Proof of that is yet another appearance of Benedict Wong as the loveable Sorcerer Supreme who takes his MVP status of this particular Phase and takes it to even weirder new heights – not least thanks to the bond formed between him and Patty Guggenheim’s unflappable, tottering booze sodden Madisynn who dubs him “Wongers” and continually spoils The Sopranos for him. If you are of the sort that is utterly inflexible about what a superhero show should and shouldn’t do, then She-Hulk’s fourth episode will no doubt cause no end of cringe inducing moments, but for those of us that have a sense of humor, then the continuing onslaught of goofy happenings is a valuable outlet to show how the normal people of the MCU would process living in a world where literally anything could happen at a moments notice.
Alongside the Wongers-related shenanigans, the episode focuses a little more of Jennifer’s experiences while trying to juggle her two lives, not to mention the daily trials and tribulations she has to negotiate simply by being a woman and while her dad being over protective after her attempted mugging at the hands of the Wrecking Crew is genuinely sweet, the palpable disinterest of her date after a night of She-Hulk shaped passion after he sees her as plain old Jen is quietly brutal.


Maybe it’s precisely because She-Hulk seems to have no real interest in following a standard, superhero template that’s causing a section of the fanbase to be so vocal against it. For example, despite last week’s vague sniffter of an overarching villain plot, there’s no sign whatsoever of any nefarious arch do-badder here – but then why should there have to be? The show takes its cue from such things as Ally McBeal and Fleabag, two shows that also did just fine without shoehorning in a shadowy antagonist and fast tracking the complicated plans of wrong doers into an origin story probably might result in the fumbles the Djinn suffered in Ms. Marvel. Until the show does manage to produce more traditional baddies (next week will most likely be Titania, so don’t hold your breath), the show is still having fun doing what it does best – having its heroine weaving her way through the unmapped world of superhero law while having established MCU faces show off more comedic sides to themselves. Hell, Jen even states in one of her fourth wall breaks that bringing back Wong for another week gives the show “Twitter armour” and Benidict Wong is clearly loving getting to explore his character’s continued eccentricities (Wong’s overuse of quotation marks is a winner) and claims that the show’s going nowhere fall flat against the fact that its format of that of a more traditional TV show – and if nothing else, its good to see a superhero finally get laid.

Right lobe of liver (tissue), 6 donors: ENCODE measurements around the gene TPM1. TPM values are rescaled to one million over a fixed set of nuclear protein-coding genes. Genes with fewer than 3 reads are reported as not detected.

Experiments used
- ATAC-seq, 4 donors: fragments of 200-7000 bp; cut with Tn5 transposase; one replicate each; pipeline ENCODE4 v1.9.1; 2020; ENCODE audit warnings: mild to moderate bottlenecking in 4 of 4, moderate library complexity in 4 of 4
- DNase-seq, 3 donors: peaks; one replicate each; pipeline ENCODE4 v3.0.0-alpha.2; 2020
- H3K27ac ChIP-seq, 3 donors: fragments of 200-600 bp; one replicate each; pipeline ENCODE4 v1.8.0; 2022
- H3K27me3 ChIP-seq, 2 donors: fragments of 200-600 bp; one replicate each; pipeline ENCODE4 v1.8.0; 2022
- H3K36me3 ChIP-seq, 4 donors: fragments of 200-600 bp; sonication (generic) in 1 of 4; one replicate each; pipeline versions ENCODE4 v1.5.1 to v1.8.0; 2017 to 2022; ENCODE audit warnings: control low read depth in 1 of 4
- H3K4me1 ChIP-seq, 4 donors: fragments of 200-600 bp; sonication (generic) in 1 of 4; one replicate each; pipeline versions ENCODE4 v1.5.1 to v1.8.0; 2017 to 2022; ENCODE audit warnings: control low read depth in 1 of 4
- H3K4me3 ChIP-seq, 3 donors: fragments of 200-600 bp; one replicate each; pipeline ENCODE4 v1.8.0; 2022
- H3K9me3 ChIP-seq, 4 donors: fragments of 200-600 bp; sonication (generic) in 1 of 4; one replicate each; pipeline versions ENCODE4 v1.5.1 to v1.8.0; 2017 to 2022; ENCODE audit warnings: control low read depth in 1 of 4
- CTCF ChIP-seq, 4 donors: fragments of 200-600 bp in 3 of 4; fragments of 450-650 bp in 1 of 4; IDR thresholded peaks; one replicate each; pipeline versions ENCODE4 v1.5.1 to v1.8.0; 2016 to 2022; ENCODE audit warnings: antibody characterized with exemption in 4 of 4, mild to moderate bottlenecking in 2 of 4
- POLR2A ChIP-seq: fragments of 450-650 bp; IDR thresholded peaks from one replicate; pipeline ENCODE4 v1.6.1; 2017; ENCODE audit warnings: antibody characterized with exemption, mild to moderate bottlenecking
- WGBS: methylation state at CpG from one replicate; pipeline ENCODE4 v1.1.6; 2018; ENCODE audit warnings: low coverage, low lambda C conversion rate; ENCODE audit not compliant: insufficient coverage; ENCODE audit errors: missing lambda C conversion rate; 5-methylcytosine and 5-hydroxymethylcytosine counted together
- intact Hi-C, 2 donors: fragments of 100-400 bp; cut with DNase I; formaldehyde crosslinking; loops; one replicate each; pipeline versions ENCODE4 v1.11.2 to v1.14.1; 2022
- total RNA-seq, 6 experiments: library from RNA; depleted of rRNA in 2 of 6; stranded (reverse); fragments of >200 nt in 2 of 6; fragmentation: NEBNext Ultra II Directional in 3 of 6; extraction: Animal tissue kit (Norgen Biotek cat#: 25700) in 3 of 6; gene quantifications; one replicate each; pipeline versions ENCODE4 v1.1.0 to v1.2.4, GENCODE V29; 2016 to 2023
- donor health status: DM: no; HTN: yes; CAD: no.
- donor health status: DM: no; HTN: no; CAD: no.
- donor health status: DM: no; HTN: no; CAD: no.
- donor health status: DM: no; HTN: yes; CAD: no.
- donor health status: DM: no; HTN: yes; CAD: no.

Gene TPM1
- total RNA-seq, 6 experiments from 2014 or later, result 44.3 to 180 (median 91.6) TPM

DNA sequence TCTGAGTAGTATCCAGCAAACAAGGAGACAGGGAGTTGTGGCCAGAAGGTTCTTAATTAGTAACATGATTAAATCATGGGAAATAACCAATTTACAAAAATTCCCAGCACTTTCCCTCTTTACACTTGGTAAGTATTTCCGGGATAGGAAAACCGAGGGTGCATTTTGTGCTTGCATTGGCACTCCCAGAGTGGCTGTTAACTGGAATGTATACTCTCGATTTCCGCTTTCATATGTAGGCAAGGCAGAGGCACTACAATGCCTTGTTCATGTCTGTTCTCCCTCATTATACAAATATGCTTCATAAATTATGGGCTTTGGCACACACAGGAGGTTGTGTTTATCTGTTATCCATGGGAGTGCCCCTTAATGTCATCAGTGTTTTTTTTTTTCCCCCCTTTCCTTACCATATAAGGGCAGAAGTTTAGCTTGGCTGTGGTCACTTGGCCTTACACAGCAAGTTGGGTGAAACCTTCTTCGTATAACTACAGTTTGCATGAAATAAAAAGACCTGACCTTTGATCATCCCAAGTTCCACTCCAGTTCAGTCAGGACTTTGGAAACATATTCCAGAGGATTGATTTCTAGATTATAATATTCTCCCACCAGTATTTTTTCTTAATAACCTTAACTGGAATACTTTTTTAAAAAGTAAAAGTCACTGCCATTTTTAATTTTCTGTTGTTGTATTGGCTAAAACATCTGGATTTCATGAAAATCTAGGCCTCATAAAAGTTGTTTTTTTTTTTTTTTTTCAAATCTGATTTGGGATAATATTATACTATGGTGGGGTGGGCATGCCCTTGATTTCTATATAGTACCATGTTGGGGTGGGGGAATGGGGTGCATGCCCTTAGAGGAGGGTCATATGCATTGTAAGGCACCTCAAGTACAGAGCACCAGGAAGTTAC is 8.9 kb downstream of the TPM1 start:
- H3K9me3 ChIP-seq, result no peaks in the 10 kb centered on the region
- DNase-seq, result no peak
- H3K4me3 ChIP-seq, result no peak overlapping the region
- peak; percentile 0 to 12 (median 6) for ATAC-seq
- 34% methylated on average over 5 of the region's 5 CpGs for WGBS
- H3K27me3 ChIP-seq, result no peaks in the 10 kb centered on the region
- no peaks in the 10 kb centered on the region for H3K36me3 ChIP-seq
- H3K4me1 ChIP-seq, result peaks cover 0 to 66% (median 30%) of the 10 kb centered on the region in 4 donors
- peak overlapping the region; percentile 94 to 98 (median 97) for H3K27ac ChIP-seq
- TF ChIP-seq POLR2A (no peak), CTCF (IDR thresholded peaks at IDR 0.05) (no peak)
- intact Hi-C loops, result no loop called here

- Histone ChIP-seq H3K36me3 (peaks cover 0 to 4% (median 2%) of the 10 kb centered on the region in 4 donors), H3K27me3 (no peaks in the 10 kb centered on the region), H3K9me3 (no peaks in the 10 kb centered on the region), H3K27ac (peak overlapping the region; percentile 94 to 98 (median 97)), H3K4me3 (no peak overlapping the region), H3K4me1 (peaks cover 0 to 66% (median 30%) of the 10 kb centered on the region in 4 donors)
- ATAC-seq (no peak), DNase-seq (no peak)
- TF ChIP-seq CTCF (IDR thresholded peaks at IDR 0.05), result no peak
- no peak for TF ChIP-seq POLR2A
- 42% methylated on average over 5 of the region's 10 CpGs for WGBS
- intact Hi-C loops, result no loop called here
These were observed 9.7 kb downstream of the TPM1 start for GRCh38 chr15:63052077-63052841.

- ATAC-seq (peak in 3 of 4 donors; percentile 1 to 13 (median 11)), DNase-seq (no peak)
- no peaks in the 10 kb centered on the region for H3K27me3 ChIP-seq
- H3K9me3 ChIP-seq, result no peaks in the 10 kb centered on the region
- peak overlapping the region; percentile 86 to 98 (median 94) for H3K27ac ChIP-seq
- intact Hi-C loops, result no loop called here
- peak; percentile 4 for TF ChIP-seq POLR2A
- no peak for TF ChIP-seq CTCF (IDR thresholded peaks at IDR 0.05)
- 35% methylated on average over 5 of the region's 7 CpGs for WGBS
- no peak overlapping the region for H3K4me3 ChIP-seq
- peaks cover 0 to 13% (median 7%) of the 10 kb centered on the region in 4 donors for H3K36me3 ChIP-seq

With another light and breezy episode down, She-Hulk has managed to still maintain its quirky stride… or in legal speak, shouldn’t that be… sustain?